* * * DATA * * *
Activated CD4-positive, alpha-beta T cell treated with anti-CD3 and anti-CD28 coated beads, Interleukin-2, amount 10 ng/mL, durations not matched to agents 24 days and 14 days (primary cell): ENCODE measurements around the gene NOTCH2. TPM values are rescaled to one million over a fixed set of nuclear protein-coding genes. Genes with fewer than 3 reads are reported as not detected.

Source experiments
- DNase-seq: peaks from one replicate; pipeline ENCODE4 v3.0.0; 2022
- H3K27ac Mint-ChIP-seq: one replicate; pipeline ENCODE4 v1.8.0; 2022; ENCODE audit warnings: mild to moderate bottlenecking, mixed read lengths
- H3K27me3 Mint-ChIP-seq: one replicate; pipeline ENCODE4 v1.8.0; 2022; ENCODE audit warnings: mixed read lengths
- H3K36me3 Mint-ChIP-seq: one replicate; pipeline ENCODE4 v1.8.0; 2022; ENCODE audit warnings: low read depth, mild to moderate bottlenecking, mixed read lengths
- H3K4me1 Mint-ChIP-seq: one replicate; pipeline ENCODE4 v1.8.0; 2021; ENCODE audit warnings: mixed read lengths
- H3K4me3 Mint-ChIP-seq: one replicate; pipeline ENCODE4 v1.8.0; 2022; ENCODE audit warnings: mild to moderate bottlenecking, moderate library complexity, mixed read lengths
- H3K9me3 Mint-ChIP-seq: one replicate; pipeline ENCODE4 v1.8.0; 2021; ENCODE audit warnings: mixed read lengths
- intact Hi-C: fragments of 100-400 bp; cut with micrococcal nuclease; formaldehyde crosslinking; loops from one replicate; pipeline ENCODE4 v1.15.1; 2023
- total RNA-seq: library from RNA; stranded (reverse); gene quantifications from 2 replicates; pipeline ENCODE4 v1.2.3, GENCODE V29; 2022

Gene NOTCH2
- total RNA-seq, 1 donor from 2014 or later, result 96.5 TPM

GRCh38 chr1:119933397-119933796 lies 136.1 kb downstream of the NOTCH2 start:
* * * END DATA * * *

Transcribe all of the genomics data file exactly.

Activated CD4-positive, alpha-beta T cell treated with anti-CD3 and anti-CD28 coated beads, Interleukin-2, amount 10 ng/mL, durations not matched to agents 24 days and 14 days (primary cell): ENCODE measurements around the gene NOTCH2. TPM values are rescaled to one million over a fixed set of nuclear protein-coding genes. Genes with fewer than 3 reads are reported as not detected.

Source experiments
- DNase-seq: peaks from one replicate; pipeline ENCODE4 v3.0.0; 2022
- H3K27ac Mint-ChIP-seq: one replicate; pipeline ENCODE4 v1.8.0; 2022; ENCODE audit warnings: mild to moderate bottlenecking, mixed read lengths
- H3K27me3 Mint-ChIP-seq: one replicate; pipeline ENCODE4 v1.8.0; 2022; ENCODE audit warnings: mixed read lengths
- H3K36me3 Mint-ChIP-seq: one replicate; pipeline ENCODE4 v1.8.0; 2022; ENCODE audit warnings: low read depth, mild to moderate bottlenecking, mixed read lengths
- H3K4me1 Mint-ChIP-seq: one replicate; pipeline ENCODE4 v1.8.0; 2021; ENCODE audit warnings: mixed read lengths
- H3K4me3 Mint-ChIP-seq: one replicate; pipeline ENCODE4 v1.8.0; 2022; ENCODE audit warnings: mild to moderate bottlenecking, moderate library complexity, mixed read lengths
- H3K9me3 Mint-ChIP-seq: one replicate; pipeline ENCODE4 v1.8.0; 2021; ENCODE audit warnings: mixed read lengths
- intact Hi-C: fragments of 100-400 bp; cut with micrococcal nuclease; formaldehyde crosslinking; loops from one replicate; pipeline ENCODE4 v1.15.1; 2023
- total RNA-seq: library from RNA; stranded (reverse); gene quantifications from 2 replicates; pipeline ENCODE4 v1.2.3, GENCODE V29; 2022

Gene NOTCH2
- total RNA-seq, 1 donor from 2014 or later, result 96.5 TPM

GRCh38 chr1:119933397-119933796 lies 136.1 kb downstream of the NOTCH2 start: